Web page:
At least one rank-and-file GOP lawmaker expressed misgivings about the laws after voting to pass them. Rep. Joel Kitchens, R-Sturgeon Bay, told the Door County Pulse that they were “the toughest thing I’ve had to do” as a lawmaker, adding “honestly, I’ve just hated this thing.”
At the same time, Kitchens defended the laws as achieving a balance of power that he said went too far toward the governor during Walker’s tenure.
“I do think it evens out the power, which is what we’re supposed to have,” Kitchens said. “Again, people are going to say, ‘Why didn’t you do this when Walker was governor?’ That’s legit.”
Paul Nolette, a political science professor at Marquette University, said Vos’ initial comments about a power “rebalance,” among other comments by GOP lawmakers, showed them being relatively candid about the scope of the lame-duck session.
Later, Nolette said, much of the framing seemed to shift to contending “this isn’t that big of a deal.”
“Republicans were surprised at how much attention it ended up getting and how intense the backlash was,” Nolette said.
‘Two years to overcome it’
Critics have included the most recent Republican to serve as governor before Walker, former Gov. Scott McCallum, who told the Milwaukee Journal Sentinel the laws look like a “power grab.”
Other critics included former Republican Ohio Gov. John Kasich and Milwaukee businessman Sheldon Lubar, a frequent campaign contributor who gave to Walker and also to some Democratic lawmakers.
Fraley, the GOP strategist, said Republican state leaders have a legitimate beef with how the media portrayed the lame-duck bills, arguing the measures were less sweeping than some reports suggested.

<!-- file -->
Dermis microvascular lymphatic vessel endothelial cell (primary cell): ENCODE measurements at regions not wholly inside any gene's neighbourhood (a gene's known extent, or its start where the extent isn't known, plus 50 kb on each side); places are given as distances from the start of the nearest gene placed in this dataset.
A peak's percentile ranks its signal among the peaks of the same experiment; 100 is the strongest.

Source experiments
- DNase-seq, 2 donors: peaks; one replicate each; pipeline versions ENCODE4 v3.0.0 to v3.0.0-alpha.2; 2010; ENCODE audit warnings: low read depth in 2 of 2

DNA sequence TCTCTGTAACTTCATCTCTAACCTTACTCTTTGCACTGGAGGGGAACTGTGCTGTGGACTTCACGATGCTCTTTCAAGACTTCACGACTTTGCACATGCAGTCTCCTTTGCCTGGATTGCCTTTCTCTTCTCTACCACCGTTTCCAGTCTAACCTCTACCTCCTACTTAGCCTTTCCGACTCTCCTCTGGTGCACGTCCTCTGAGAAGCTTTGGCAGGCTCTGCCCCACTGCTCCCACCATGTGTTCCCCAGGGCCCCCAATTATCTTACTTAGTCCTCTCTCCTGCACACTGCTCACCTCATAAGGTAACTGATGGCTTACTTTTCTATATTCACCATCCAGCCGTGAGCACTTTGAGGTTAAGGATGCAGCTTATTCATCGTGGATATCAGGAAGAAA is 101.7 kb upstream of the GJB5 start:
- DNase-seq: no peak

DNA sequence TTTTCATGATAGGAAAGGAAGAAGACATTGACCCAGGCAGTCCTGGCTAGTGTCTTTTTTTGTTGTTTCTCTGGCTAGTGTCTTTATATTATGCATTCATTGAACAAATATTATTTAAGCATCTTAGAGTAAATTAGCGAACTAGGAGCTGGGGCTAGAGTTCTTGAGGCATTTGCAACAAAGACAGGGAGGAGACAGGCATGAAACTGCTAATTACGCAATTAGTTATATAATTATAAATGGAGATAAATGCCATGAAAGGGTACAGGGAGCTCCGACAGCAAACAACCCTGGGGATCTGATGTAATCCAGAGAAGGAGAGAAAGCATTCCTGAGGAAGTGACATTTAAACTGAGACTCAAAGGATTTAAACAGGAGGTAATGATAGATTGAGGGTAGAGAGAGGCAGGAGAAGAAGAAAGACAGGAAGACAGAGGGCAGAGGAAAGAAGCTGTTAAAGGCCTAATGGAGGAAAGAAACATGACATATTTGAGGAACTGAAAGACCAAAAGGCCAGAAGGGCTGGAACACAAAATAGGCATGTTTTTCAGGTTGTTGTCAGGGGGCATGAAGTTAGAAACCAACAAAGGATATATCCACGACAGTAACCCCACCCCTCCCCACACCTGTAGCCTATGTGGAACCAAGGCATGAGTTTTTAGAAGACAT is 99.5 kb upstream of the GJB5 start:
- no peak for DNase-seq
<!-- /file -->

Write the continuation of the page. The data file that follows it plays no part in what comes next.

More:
But Fraley said Republicans should have done more to explain what would be in the bills before fast-tracking them to a full legislative vote. Fraley said some of the GOP failures to publicly explain the measures may stem from disagreement between Assembly and Senate Republicans on what they would include.
“The Republicans, they put themselves in a position where it has been easy to make it seem like they were doing something nefarious when they were not,” Fraley said.
Walker has focused on the fact that Wisconsin’s governor will continue to have veto powers over legislation that is more sweeping than most state chief executives. Such powers are granted by the state Constitution; a law seeking to curtail them likely would not withstand a court challenge.
Walker went so far as to present a faulty Venn diagram at his bill-signing ceremony on Friday noting other powers the governor would retain. He said they include broad executive order authority, issuing a state budget proposal and appointing members of the Cabinet and other government posts including judges, district attorneys and sheriffs.
Walker’s diagram was widely mocked on social media, primarily because Venn diagrams are used to show similarities and differences between two things, and Walker was trying to imply his and Evers’ powers will be the same while neglecting to point out any differences.
Senate Democratic Leader Jennifer Shilling, D-La Crosse, said the input she has received from constituents has been overwhelming against the bills.
“Republicans knew that by voting for these bills and stripping power from the incoming administration, they were overriding the will of the voters and preventing the change that Wisconsin families voted for on Nov. 6,” Shilling said.
It remains to be seen if the lame-duck session affects how voters view the Legislature’s GOP majority. Republican strategist Bill McCoshen conceded “the process didn’t look good” but said it won’t be top-of-mind for voters when they decide on legislative races in 2020.
“I don’t think it will cast a shadow” over lawmakers, McCoshen said. “They’ve got two years to overcome it.”